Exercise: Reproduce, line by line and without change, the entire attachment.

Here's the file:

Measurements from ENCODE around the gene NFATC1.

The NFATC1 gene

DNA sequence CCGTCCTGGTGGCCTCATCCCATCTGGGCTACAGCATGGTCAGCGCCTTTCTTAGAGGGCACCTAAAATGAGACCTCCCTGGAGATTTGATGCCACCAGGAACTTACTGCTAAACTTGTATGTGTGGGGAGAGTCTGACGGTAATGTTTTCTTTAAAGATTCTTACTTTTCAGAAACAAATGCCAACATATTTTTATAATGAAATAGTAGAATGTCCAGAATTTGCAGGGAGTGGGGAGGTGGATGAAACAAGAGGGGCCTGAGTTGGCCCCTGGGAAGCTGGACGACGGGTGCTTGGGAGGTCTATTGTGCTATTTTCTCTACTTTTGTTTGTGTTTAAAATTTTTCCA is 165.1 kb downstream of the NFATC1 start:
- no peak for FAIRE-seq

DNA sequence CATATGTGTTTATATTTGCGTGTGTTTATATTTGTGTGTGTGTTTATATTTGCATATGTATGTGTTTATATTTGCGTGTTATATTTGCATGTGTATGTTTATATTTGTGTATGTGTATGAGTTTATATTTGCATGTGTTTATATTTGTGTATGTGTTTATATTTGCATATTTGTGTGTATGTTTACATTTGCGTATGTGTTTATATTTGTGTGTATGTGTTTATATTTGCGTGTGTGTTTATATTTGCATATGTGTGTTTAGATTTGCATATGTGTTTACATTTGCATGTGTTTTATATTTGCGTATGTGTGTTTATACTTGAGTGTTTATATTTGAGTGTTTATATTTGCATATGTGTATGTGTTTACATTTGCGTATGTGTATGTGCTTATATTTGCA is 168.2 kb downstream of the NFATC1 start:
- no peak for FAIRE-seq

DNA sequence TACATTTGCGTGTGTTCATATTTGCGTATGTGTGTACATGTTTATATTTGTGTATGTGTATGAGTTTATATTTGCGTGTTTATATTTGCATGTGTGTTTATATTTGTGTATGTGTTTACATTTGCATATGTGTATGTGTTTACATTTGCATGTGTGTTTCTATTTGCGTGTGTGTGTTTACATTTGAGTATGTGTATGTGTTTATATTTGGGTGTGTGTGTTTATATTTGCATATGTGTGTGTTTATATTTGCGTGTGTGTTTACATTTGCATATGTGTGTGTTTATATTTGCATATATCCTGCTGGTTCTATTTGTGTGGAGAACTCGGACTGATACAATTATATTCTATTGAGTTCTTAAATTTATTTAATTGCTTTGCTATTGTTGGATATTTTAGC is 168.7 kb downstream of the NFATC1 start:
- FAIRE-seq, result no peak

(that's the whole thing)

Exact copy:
Measurements from ENCODE around the gene NFATC1.

The NFATC1 gene

DNA sequence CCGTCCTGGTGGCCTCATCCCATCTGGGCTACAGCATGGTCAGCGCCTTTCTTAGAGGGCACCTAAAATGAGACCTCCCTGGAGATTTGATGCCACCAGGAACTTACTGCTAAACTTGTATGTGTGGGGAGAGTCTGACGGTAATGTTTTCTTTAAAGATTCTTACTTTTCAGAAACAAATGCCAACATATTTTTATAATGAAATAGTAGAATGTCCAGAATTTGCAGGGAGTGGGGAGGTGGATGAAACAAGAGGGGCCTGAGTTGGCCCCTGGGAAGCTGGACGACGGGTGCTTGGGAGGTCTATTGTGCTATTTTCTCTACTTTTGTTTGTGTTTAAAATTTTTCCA is 165.1 kb downstream of the NFATC1 start:
- no peak for FAIRE-seq

DNA sequence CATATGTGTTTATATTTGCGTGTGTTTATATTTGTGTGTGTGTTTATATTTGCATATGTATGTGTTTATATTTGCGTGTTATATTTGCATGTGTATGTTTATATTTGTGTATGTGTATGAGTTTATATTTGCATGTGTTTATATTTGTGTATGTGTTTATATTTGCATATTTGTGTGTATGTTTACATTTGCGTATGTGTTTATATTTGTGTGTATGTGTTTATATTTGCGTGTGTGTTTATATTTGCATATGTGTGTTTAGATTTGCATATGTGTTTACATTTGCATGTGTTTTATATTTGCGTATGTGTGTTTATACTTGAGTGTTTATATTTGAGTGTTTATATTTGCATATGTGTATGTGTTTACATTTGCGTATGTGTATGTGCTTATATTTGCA is 168.2 kb downstream of the NFATC1 start:
- no peak for FAIRE-seq

DNA sequence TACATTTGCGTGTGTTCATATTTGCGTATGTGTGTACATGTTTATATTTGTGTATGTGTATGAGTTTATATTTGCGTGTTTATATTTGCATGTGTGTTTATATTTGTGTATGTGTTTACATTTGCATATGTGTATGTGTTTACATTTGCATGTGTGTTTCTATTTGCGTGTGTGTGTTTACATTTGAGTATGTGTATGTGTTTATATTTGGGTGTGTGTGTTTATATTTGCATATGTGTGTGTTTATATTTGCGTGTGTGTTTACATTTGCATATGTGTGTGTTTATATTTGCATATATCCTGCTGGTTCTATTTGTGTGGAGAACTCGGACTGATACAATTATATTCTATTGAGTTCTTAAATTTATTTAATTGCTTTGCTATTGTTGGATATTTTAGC is 168.7 kb downstream of the NFATC1 start:
- FAIRE-seq, result no peak